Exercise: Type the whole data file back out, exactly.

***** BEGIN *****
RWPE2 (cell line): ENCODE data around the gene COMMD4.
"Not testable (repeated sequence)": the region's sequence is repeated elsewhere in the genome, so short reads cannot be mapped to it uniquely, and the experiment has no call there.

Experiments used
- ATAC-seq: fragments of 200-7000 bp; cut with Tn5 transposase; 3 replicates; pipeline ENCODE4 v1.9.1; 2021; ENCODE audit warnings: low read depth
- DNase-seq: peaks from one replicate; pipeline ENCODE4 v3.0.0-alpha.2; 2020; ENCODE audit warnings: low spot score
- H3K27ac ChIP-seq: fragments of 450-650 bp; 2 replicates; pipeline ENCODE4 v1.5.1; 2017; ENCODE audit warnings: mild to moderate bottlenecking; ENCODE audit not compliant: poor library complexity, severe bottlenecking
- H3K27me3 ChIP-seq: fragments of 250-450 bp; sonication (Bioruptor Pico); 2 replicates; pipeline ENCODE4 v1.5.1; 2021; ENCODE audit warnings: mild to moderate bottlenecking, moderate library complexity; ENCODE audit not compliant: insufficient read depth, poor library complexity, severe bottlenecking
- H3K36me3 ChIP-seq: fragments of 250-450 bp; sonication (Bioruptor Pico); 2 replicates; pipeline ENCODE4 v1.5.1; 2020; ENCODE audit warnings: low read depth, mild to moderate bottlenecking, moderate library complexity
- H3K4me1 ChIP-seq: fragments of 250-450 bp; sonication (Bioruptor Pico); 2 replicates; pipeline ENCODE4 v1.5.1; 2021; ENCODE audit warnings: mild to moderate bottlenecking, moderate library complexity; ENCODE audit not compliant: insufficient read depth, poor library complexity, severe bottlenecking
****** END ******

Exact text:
RWPE2 (cell line): ENCODE data around the gene COMMD4.
"Not testable (repeated sequence)": the region's sequence is repeated elsewhere in the genome, so short reads cannot be mapped to it uniquely, and the experiment has no call there.

Experiments used
- ATAC-seq: fragments of 200-7000 bp; cut with Tn5 transposase; 3 replicates; pipeline ENCODE4 v1.9.1; 2021; ENCODE audit warnings: low read depth
- DNase-seq: peaks from one replicate; pipeline ENCODE4 v3.0.0-alpha.2; 2020; ENCODE audit warnings: low spot score
- H3K27ac ChIP-seq: fragments of 450-650 bp; 2 replicates; pipeline ENCODE4 v1.5.1; 2017; ENCODE audit warnings: mild to moderate bottlenecking; ENCODE audit not compliant: poor library complexity, severe bottlenecking
- H3K27me3 ChIP-seq: fragments of 250-450 bp; sonication (Bioruptor Pico); 2 replicates; pipeline ENCODE4 v1.5.1; 2021; ENCODE audit warnings: mild to moderate bottlenecking, moderate library complexity; ENCODE audit not compliant: insufficient read depth, poor library complexity, severe bottlenecking
- H3K36me3 ChIP-seq: fragments of 250-450 bp; sonication (Bioruptor Pico); 2 replicates; pipeline ENCODE4 v1.5.1; 2020; ENCODE audit warnings: low read depth, mild to moderate bottlenecking, moderate library complexity
- H3K4me1 ChIP-seq: fragments of 250-450 bp; sonication (Bioruptor Pico); 2 replicates; pipeline ENCODE4 v1.5.1; 2021; ENCODE audit warnings: mild to moderate bottlenecking, moderate library complexity; ENCODE audit not compliant: insufficient read depth, poor library complexity, severe bottlenecking